Before all these techniques, however, to pass your daily marshmallow tests you have to do two things:

1. Understand when you are in a test situation

To those of my students who are continually distracted while studying, I often ask them to identify exactly when and how they get distracted and to write it down in a journal.

I also recommend you to do it.

In this way you reach a kind of awareness that makes a huge difference compared to knowing that, generically, you "get distracted".

During your day in fact there is no Doctor Mischel or doctor Armando who tells you "hey, if you don't eat this sweet, now you can eat two in 15 minutes".

You have to be the one to understand what your "treats" are, that is the temptations that continually distract you and away from the ultimate prize, be it passing an exam, losing weight, getting a promotion, or improving relationships with your family.

And once you've clearly identified these distracting factors:

  • They lose much of their power over you
  • It becomes much easier to choose the right thing to do

It 'sa bit like if someone, before asking you a trick question, said to you: "Hey, look, this is a trick question".

Obviously it makes it a lot easier not to get ripped off, don't you think?

Understand that, every time, there's more than that marshmallow at stake

Taking 5 minutes of distraction from studying to go to facebook or instagram may not seem like a big problem.

Skipping a workout to watch Netflix doesn't make you 5 pounds fat.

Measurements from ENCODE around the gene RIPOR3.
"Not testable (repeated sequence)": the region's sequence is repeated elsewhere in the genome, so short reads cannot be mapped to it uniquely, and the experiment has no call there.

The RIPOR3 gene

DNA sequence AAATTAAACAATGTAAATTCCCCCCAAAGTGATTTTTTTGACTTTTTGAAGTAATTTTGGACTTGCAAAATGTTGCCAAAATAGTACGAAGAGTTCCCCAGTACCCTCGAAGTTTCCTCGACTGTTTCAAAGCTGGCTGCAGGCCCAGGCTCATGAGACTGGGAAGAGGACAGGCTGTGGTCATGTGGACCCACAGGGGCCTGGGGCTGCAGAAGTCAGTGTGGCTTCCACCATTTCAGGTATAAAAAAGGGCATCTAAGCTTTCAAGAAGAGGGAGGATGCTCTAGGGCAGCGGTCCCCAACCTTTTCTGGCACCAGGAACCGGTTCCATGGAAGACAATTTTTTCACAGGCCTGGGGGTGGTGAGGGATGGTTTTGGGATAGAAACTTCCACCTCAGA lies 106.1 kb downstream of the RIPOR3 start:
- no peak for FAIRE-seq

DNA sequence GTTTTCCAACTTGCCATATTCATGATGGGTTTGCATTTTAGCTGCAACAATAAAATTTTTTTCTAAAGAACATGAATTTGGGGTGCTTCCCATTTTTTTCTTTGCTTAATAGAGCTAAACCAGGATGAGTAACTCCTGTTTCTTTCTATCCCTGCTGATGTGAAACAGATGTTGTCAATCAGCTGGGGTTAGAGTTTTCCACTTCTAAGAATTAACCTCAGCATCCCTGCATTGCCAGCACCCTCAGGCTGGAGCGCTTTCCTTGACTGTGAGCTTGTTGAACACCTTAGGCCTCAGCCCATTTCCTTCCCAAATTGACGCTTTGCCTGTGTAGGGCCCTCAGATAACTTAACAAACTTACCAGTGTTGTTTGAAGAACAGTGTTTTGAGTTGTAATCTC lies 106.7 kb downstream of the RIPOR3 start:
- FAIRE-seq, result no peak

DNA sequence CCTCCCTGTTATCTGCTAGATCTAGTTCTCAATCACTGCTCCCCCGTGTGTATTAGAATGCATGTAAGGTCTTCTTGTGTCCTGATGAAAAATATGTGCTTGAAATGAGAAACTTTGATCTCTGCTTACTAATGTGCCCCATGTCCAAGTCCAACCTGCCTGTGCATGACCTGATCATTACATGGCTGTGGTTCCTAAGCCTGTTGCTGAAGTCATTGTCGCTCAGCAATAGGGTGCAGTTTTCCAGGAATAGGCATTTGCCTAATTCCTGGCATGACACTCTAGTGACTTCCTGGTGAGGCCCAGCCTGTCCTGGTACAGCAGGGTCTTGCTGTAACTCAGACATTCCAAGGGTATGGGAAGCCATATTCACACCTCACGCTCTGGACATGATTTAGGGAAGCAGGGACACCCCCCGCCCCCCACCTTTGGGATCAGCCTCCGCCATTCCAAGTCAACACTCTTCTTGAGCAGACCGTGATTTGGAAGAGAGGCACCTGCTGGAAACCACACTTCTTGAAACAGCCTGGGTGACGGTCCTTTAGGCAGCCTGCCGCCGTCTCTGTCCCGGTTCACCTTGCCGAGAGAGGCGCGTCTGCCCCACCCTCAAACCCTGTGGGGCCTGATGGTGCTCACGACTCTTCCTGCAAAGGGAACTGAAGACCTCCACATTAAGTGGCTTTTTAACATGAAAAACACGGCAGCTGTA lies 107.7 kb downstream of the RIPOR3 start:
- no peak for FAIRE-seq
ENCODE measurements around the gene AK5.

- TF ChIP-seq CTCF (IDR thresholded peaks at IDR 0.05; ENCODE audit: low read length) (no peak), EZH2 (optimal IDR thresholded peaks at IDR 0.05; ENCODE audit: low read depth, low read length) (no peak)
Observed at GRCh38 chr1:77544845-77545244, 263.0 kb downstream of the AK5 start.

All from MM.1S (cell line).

Smoking a cigarette at an aperitif is not in itself addictive.

And this is precisely the kind of reasoning we do when we look for an excuse to transgress our good intentions.

But the fact is, in the long run, all these small failures, all these failed marshmallow tests, weaken your self-control.

While vice versa, whenever you resist temptation, you strengthen it thanks to brain neuroplasticity.

And that's not a way of saying: the brain areas of your self-control increase neuronal recruitment, thicken, improve their coordination and the strength of the electrical discharges that pass through them.

And your self-esteem improves too, precisely because you have shown yourself that you can control yourself.

Remember that, as we have seen when talking about the growth mindset, we are not meant to be forever o high delayers o low delayers.

A high delayer therefore does not have to sit on its laurels, because it can progressively slip, one failure after another, among the low delayers.

And a low delayer has nothing to worry about, because it can, step by step, build the self-control of a high delayer.

When every day you evaluate the metaphorical candy in front of you, then remember that it's not just the result you give up at stake eating it.

There is also at stake the development of your character over time, your future self.

If you are aware of this fact, the temptation to say "it's just a small transgression" will be much less powerful, while it will greatly increase your motivation to resist it.

A greeting and see you soon. Armando.